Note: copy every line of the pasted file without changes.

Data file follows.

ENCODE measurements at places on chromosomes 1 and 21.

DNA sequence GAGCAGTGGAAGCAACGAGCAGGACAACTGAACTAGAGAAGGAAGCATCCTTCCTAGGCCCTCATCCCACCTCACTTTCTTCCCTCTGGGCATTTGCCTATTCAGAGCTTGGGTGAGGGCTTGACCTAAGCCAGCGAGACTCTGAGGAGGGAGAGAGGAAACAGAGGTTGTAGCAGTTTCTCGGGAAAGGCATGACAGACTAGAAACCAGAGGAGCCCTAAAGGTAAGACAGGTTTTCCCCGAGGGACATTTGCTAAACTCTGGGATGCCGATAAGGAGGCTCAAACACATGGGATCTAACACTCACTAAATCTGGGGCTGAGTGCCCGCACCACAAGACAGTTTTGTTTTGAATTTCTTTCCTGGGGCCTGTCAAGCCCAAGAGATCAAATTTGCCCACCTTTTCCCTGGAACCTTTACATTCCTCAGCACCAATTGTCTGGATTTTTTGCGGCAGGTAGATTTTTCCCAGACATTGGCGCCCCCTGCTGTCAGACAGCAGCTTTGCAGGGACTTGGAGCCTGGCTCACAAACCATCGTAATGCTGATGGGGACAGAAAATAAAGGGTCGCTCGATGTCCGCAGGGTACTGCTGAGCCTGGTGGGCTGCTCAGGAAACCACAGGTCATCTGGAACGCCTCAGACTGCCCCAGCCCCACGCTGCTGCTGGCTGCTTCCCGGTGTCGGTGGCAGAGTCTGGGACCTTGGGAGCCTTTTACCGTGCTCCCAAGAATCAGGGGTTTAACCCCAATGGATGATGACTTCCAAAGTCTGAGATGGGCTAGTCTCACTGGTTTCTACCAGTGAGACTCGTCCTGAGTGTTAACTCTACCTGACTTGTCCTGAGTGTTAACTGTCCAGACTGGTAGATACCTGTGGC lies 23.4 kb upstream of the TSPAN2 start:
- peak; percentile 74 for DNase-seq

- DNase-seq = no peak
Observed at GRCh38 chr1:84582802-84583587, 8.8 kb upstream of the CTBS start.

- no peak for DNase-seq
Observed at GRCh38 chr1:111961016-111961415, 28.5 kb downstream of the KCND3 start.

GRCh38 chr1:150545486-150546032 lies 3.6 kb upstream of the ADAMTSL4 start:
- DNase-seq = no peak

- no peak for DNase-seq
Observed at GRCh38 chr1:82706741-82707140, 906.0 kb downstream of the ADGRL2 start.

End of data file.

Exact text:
ENCODE measurements at places on chromosomes 1 and 21.

DNA sequence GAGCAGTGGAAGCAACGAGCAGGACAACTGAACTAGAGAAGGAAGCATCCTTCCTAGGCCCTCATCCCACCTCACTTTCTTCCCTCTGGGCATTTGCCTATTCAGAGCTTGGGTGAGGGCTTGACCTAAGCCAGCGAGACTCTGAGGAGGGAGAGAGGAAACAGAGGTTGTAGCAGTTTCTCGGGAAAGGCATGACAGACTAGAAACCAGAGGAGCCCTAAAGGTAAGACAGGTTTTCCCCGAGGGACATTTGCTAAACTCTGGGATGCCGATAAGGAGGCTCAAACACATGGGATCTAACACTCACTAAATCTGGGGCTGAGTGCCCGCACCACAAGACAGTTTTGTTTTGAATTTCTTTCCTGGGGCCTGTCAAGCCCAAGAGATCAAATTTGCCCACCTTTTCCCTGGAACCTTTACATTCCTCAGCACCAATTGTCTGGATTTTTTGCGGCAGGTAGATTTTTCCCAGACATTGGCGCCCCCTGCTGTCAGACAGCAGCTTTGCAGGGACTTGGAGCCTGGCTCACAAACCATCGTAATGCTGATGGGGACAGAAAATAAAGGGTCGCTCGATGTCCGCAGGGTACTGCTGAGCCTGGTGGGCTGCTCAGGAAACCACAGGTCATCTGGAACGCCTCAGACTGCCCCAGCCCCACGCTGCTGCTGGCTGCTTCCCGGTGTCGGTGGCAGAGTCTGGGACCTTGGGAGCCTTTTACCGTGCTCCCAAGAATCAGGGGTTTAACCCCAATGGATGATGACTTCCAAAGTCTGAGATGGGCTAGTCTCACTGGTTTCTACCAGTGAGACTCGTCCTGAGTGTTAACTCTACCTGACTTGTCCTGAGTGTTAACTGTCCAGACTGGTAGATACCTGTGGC lies 23.4 kb upstream of the TSPAN2 start:
- peak; percentile 74 for DNase-seq

- DNase-seq = no peak
Observed at GRCh38 chr1:84582802-84583587, 8.8 kb upstream of the CTBS start.

- no peak for DNase-seq
Observed at GRCh38 chr1:111961016-111961415, 28.5 kb downstream of the KCND3 start.

GRCh38 chr1:150545486-150546032 lies 3.6 kb upstream of the ADAMTSL4 start:
- DNase-seq = no peak

- no peak for DNase-seq
Observed at GRCh38 chr1:82706741-82707140, 906.0 kb downstream of the ADGRL2 start.